Graduate Programs


The Department of Neurosciences at The University of Toledo is growing — thanks to an exciting affiliation between the College of Medicine and Life Sciences and ProMedica, a local, nonprofit health-care system. 

This partnership has allowed us to: 

  • Strengthen our research mission 
  • Provide more resources for our students 
  • Increase funded labs and faculty to mentor students 

Our goal is to integrate molecular, cellular and systems neuroscience to uncover nervous system function, how it goes awry and develop treatments for diseases of the nervous system. 

The Neurosciences and Neurological Disorders doctoral program offers an interdisciplinary course of studies. We train Ph.D. students for independent, creative careers in biomedical research and teaching.   

Top Reasons to Study neurosciences and neurological disorders at UToledo

  1. Exceptional faculty and resources.
    Nationally recognized, National Institutes of Health-funded faculty members serve as research mentors. Our faculty members come from myriad UToledo departments, including Neurosciences, Neurology, Physiology and Pharmacology, Psychiatry, and Radiation Therapy.  
  2. Funded research.
    A number of recent UToledo doctoral students were awarded highly competitive NIH pre-doctoral fellowships for their research training. 
  3. Funded travel.
    The Neurosciences and Neurological Disorders program provides $1,000 to Ph.D. students to attend and present their research at national and international meetings. 
  4. Dual degrees.
    UToledo offers a dual M.D./Ph.D. degree. Students typically complete the first two years of medical school, then the doctoral degree, followed by their last two years of medical school. Neuroscience doctoral students also may simultaneously pursue a J.D., M.P.H. or M.B.A. Consult with the directors of each graduate degree program for further information.  


UToledo doctoral students in the Neurosciences and Neurological Disorders graduate program learn from and are mentored by acclaimed faculty.  

Ph.D. students rotate through at least three labs before choosing a mentor for dissertation research.  

Current research efforts in the department focus on:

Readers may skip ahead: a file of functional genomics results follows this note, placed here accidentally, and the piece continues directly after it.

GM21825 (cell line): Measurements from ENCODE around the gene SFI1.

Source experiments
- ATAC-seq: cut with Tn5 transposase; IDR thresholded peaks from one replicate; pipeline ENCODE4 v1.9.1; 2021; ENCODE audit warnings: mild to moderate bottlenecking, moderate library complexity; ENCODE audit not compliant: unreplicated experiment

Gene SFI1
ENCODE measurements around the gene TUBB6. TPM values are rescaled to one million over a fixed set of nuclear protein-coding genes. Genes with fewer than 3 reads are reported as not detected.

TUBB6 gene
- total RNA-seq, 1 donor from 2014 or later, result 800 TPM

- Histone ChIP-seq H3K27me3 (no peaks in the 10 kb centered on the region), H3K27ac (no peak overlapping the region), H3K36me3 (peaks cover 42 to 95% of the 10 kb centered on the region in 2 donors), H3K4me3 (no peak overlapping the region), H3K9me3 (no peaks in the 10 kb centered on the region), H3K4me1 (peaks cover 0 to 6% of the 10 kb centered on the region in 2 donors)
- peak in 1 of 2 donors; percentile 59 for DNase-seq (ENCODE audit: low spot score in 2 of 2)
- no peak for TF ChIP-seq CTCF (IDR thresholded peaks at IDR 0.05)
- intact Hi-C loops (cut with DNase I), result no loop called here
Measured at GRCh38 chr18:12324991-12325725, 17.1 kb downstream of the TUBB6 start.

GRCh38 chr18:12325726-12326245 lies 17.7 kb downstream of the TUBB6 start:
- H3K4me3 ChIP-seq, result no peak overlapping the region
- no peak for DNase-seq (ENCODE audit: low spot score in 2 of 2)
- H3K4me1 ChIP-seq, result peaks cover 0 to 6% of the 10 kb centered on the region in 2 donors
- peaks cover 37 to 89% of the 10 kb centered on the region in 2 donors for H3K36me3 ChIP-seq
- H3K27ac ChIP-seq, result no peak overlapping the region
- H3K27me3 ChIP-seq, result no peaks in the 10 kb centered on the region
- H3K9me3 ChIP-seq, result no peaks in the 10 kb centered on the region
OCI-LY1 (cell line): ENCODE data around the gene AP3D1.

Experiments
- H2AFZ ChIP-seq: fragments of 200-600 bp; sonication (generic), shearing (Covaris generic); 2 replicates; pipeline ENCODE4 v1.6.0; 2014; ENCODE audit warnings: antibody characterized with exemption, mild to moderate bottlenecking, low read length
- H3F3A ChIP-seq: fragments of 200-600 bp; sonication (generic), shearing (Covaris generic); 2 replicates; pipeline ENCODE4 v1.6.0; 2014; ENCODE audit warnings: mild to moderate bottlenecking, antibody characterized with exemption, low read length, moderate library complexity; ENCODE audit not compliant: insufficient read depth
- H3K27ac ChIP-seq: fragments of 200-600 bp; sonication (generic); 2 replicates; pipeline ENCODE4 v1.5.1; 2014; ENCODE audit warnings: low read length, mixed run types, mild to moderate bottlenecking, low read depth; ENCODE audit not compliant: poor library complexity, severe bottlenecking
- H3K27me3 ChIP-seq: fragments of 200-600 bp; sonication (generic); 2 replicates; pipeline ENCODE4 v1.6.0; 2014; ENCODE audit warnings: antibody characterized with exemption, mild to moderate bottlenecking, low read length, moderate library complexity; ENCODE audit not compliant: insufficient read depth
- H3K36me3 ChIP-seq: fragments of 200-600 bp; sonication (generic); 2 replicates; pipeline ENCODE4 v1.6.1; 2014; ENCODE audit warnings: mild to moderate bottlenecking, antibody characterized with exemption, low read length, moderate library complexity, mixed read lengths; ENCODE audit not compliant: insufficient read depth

• Development, organization and maintenance of central and peripheral components of the nervous system 
  • Anatomy and function of neural circuits that control organs 
  • Mechanisms of regeneration and repair 
  • Synaptic biology 
  • Neuronal signaling 
  • Plasticity of the nervous system  
  • Neuropsychiatric disorders and behavior 

All UToledo labs are equipped for modern biomedical science research. Extensive core facilities are available to students, including: 

  • Advanced microscopy 
  • Electrophysiology and optogenetics 
  • Histology 
  • Animal behavior 
  • Flow cytometry 
  • Metabolomics 
  • Proteomics 


What jobs can I get with a neurosciences and neurological disorders degree?

100% of students who complete the program find job placement as: 

  • Post-docs at academic institutions 
  • Government or industrial scientists 

Graduates of UToledo’s Ph.D. program have been named post-doctoral Fellows at: 

  • National Institutes of Health 
  • Harvard University 
  • University of Pennsylvania 
  • University of Michigan 
  • Duke University 
  • Vanderbilt University 
  • University of Oslo, Norway 
  • Virginia Commonwealth University 
  • Medical University of South Carolina 
  • Wake Forest Institute for Regenerative Medicine 
  • Huntsman Cancer Institute/University of Utah 
  • Oklahoma Medical Research Foundation 
  • Memorial Sloan Kettering Cancer Center 

Our alumni have found positions as scientists at: 

  • Cerulean Pharma, Inc., Cambridge, Mass. 
  • Platelet BioGenesis, Cambridge, Mass. 
  • Cayman Chemical Company, Ann Arbor, Mich. 
  • University of Utah  






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Last Updated: 7/15/24